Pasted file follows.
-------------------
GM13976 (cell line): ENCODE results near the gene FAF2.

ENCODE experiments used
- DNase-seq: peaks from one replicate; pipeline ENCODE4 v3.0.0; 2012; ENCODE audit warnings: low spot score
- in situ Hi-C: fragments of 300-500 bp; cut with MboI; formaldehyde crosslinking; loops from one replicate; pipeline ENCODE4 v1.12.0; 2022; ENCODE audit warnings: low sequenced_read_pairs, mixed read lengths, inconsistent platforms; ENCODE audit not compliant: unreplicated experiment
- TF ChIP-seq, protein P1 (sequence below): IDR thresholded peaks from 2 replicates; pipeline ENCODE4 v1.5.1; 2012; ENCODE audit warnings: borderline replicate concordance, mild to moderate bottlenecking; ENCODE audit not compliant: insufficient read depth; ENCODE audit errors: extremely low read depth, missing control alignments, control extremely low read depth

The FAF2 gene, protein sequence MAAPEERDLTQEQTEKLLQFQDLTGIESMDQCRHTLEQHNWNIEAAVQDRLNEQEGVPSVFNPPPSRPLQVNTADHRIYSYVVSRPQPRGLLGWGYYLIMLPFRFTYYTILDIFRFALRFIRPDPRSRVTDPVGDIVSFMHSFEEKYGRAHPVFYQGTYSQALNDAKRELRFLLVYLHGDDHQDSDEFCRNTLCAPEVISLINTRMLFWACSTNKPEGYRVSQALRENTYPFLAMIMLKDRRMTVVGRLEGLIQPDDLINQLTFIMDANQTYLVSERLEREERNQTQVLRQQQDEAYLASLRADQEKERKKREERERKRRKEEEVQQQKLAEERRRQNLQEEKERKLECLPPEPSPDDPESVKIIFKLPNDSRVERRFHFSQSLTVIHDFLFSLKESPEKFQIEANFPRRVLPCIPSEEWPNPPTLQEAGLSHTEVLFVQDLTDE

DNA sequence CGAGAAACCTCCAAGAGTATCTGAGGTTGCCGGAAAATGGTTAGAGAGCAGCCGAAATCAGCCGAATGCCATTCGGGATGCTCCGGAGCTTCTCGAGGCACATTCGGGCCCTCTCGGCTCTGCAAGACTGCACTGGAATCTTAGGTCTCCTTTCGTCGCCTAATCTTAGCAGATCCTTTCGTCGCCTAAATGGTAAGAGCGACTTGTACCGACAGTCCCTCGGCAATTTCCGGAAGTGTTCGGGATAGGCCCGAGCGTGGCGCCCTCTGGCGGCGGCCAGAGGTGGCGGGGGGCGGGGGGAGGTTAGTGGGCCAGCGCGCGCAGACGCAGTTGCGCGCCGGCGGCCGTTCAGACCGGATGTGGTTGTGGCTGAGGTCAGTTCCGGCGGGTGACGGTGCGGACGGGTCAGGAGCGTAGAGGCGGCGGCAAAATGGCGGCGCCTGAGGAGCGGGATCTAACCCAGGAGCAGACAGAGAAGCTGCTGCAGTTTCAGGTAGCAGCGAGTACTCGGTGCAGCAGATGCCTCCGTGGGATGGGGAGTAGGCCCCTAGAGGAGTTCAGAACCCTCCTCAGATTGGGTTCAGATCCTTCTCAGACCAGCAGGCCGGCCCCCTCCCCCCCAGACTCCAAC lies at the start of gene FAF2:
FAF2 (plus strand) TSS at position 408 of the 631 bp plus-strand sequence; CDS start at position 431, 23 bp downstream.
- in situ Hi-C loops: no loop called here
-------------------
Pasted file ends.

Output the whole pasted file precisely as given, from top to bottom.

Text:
GM13976 (cell line): ENCODE results near the gene FAF2.

ENCODE experiments used
- DNase-seq: peaks from one replicate; pipeline ENCODE4 v3.0.0; 2012; ENCODE audit warnings: low spot score
- in situ Hi-C: fragments of 300-500 bp; cut with MboI; formaldehyde crosslinking; loops from one replicate; pipeline ENCODE4 v1.12.0; 2022; ENCODE audit warnings: low sequenced_read_pairs, mixed read lengths, inconsistent platforms; ENCODE audit not compliant: unreplicated experiment
- TF ChIP-seq, protein P1 (sequence below): IDR thresholded peaks from 2 replicates; pipeline ENCODE4 v1.5.1; 2012; ENCODE audit warnings: borderline replicate concordance, mild to moderate bottlenecking; ENCODE audit not compliant: insufficient read depth; ENCODE audit errors: extremely low read depth, missing control alignments, control extremely low read depth

The FAF2 gene, protein sequence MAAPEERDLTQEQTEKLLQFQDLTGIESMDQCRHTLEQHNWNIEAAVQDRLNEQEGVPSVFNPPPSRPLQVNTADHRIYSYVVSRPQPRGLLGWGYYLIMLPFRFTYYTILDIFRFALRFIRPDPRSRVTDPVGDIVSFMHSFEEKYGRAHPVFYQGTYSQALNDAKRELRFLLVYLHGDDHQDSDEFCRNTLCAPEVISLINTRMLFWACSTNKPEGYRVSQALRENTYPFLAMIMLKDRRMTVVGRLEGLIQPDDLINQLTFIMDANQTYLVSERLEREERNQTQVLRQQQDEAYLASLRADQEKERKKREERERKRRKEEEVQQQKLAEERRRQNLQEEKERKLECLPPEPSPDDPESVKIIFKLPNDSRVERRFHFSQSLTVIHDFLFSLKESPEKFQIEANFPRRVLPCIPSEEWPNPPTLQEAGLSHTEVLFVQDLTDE

DNA sequence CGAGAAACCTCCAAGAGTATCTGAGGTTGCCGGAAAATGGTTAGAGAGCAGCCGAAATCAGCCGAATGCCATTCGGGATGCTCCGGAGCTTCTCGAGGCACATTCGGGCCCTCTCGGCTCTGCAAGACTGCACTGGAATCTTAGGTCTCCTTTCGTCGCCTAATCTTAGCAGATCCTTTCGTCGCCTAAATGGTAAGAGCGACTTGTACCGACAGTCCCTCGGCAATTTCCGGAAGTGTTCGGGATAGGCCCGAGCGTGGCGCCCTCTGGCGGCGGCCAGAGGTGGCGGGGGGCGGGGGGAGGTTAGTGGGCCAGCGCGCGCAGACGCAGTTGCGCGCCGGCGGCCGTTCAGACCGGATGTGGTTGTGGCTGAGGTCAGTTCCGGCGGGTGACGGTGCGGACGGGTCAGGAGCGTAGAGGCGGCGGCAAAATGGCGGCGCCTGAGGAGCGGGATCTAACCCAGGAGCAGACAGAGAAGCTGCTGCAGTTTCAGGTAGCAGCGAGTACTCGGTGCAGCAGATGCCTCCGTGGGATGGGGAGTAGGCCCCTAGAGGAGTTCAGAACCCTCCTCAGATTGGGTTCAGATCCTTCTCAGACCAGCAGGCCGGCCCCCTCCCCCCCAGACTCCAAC lies at the start of gene FAF2:
FAF2 (plus strand) TSS at position 408 of the 631 bp plus-strand sequence; CDS start at position 431, 23 bp downstream.
- in situ Hi-C loops: no loop called here